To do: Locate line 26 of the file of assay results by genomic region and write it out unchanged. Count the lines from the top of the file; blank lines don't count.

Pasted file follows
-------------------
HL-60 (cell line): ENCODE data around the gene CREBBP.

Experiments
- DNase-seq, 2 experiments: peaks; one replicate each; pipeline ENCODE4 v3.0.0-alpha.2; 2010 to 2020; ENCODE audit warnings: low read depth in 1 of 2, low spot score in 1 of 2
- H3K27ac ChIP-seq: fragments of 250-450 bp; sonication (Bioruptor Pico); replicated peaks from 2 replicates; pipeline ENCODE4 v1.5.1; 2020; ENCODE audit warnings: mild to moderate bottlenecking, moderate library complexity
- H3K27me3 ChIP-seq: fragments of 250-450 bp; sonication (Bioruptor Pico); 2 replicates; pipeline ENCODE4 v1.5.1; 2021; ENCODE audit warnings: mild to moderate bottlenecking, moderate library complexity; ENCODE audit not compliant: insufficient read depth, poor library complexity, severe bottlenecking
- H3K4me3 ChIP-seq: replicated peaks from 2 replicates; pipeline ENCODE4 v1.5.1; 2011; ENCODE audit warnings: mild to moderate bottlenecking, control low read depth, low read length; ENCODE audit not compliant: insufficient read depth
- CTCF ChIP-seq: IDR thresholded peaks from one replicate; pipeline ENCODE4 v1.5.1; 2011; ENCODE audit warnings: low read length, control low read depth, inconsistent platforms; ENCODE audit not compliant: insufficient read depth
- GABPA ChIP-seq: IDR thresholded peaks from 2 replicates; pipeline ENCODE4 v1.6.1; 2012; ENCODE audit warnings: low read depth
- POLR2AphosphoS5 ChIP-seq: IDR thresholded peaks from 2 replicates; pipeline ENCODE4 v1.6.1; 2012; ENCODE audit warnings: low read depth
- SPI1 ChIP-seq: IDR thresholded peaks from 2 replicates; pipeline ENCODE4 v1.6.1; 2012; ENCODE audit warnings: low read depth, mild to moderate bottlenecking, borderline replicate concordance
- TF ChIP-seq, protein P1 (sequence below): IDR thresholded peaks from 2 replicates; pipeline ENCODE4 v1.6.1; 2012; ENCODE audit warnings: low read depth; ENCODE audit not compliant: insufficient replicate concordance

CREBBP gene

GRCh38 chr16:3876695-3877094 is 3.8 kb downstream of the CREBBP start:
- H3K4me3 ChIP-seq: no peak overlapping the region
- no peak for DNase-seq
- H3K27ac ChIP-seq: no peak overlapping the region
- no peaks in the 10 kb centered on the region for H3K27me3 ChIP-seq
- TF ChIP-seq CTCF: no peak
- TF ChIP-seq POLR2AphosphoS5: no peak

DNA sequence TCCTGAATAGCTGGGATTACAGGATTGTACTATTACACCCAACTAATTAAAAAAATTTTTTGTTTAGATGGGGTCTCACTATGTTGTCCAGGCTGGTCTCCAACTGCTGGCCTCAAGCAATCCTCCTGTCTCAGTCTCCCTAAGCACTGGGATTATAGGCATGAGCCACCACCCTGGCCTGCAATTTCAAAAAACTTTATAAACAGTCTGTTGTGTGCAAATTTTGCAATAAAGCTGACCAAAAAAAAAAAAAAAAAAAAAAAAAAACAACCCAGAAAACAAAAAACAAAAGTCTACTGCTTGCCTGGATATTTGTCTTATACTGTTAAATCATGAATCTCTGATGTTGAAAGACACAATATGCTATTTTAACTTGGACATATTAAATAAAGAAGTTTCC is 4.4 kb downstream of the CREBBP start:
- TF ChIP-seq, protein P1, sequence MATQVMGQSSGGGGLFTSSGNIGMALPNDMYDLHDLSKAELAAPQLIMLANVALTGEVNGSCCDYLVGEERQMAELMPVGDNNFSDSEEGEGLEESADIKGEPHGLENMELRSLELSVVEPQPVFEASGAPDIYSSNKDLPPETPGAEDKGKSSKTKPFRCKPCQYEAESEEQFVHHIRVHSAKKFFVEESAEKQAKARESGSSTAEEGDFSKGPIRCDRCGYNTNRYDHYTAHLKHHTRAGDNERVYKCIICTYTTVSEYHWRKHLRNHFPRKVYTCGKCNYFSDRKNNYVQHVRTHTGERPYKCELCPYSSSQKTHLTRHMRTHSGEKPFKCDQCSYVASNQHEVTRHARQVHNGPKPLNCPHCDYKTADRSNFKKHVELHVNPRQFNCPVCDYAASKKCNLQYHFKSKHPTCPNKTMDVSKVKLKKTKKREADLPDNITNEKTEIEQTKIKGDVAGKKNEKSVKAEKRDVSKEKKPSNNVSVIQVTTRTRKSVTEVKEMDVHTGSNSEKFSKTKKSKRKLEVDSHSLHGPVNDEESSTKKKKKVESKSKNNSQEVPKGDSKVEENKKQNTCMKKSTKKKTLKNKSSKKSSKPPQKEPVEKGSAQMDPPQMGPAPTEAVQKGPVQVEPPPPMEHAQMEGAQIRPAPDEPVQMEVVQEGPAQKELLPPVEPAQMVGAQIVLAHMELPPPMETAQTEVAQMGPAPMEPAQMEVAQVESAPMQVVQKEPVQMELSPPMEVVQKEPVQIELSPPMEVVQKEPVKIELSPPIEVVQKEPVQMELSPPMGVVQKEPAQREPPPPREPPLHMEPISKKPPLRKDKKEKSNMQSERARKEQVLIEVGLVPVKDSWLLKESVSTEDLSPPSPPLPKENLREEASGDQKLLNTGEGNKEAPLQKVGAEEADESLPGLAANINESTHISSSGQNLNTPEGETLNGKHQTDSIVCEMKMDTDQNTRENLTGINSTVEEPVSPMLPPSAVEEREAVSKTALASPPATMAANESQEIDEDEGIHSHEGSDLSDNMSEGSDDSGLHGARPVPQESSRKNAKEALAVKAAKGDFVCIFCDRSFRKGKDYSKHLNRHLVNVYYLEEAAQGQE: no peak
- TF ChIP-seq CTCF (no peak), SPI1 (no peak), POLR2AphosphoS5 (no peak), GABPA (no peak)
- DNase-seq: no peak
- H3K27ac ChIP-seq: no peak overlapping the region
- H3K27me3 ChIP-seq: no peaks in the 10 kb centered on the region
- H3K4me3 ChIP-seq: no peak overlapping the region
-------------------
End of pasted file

- H3K4me3 ChIP-seq: no peak overlapping the region